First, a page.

By Erin Nixon, Middle School Counselor
The holiday season is upon us, and while this can truly be the most wonderful time of the year, it can also produce a fair amount of stress. The holiday to-do list can seem endless, and frequent disruptions to routines can be difficult for both kids and parents alike. We all know that the holidays should be an opportunity to relax and count our blessings with family and friends. Instead, I find myself spending an inordinate amount of time impatiently waiting in the checkout line at Target, and I would guess I’m not alone here.
All of the presents, special treats and extra fun are part of what makes the holidays so exciting, but these luxuries can also contribute to children’s expectations hitting an all-time high. Many of our holiday traditions focus on creating joy for our children, and it is very natural for children to embrace that joy, and then want more. The “it’s all about me” mentality is normal for children, and true empathy is fostered over time and development.
By encouraging children to practice gratitude regularly, we can help our kids grow to think a little less about their wish-list and a little more about what they already have.
We can help them move away from seeing themselves as the center of the universe and towards thinking about others.
One way to foster gratitude is to spend a few moments each evening with your child, reflecting on what each of you is thankful for. Parents might need to model thinking beyond material items to help children learn that many of our greatest gifts are not things, but experiences. The idea is simply that children are encouraged to think about what already brings them joy, instead of what they want or wish they had. All of these moments of gratitude can be written on slips of paper and put into a jar. The jar provides a visual reminder of how much we already have.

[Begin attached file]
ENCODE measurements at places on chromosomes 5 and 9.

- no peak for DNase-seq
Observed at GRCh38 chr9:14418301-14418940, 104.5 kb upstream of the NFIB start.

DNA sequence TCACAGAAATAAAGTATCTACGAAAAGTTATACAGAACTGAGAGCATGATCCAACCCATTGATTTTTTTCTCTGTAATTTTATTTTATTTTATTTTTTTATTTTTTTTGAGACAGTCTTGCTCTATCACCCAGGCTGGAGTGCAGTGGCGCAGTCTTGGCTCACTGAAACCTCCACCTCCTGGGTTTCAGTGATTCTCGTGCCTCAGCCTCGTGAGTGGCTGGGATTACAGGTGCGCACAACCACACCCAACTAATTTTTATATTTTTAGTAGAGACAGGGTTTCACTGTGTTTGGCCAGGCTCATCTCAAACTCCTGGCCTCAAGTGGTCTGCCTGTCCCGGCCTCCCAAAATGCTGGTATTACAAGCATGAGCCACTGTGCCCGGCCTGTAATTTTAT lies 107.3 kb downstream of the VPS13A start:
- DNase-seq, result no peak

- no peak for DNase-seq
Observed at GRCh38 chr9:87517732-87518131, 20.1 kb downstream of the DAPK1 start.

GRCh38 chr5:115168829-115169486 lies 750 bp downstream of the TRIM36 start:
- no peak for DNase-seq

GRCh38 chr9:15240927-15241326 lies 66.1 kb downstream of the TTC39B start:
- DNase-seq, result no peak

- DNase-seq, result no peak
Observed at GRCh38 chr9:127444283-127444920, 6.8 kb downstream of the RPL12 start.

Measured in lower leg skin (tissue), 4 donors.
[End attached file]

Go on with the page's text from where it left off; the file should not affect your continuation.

The holidays are also a good time to encourage children to pass along old toys, or give a gift to charity. Helping children learn to think beyond themselves during the holiday season doesn’t have to be perfectly executed. Ask your child if they can think of anyone who might need extra support this season, and follow his or her lead. Remember, true empathy for others takes time to develop. Acts of giving and gratitude during the holidays are simply planting seeds for further development that happens over years. Some grumbling along the way is normal, and a part of the process of growing a child.
Above all, modeling gratitude and empathy is the best way to help grow these qualities in our children. Check out this article if you are looking for some kid-friendly service ideas for your family this season.